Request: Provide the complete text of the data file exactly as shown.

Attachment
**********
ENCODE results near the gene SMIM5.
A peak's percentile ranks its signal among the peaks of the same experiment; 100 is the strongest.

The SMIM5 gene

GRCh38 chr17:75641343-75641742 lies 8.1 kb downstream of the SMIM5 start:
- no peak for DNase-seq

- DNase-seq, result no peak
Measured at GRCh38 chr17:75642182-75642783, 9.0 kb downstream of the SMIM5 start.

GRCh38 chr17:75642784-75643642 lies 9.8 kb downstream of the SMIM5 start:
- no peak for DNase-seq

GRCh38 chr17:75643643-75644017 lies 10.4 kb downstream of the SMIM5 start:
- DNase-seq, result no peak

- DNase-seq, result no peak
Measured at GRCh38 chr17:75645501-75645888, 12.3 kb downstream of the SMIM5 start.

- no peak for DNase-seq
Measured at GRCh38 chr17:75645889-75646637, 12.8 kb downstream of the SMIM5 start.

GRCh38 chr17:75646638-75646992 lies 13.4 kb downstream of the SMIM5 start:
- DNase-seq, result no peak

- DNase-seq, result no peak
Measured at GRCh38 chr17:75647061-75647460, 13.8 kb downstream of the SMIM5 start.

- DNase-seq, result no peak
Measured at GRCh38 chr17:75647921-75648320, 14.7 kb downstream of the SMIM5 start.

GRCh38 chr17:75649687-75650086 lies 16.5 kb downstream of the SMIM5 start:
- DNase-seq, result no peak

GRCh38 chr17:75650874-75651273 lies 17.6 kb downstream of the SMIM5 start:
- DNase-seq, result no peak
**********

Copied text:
ENCODE results near the gene SMIM5.
A peak's percentile ranks its signal among the peaks of the same experiment; 100 is the strongest.

The SMIM5 gene

GRCh38 chr17:75641343-75641742 lies 8.1 kb downstream of the SMIM5 start:
- no peak for DNase-seq

- DNase-seq, result no peak
Measured at GRCh38 chr17:75642182-75642783, 9.0 kb downstream of the SMIM5 start.

GRCh38 chr17:75642784-75643642 lies 9.8 kb downstream of the SMIM5 start:
- no peak for DNase-seq

GRCh38 chr17:75643643-75644017 lies 10.4 kb downstream of the SMIM5 start:
- DNase-seq, result no peak

- DNase-seq, result no peak
Measured at GRCh38 chr17:75645501-75645888, 12.3 kb downstream of the SMIM5 start.

- no peak for DNase-seq
Measured at GRCh38 chr17:75645889-75646637, 12.8 kb downstream of the SMIM5 start.

GRCh38 chr17:75646638-75646992 lies 13.4 kb downstream of the SMIM5 start:
- DNase-seq, result no peak

- DNase-seq, result no peak
Measured at GRCh38 chr17:75647061-75647460, 13.8 kb downstream of the SMIM5 start.

- DNase-seq, result no peak
Measured at GRCh38 chr17:75647921-75648320, 14.7 kb downstream of the SMIM5 start.

GRCh38 chr17:75649687-75650086 lies 16.5 kb downstream of the SMIM5 start:
- DNase-seq, result no peak

GRCh38 chr17:75650874-75651273 lies 17.6 kb downstream of the SMIM5 start:
- DNase-seq, result no peak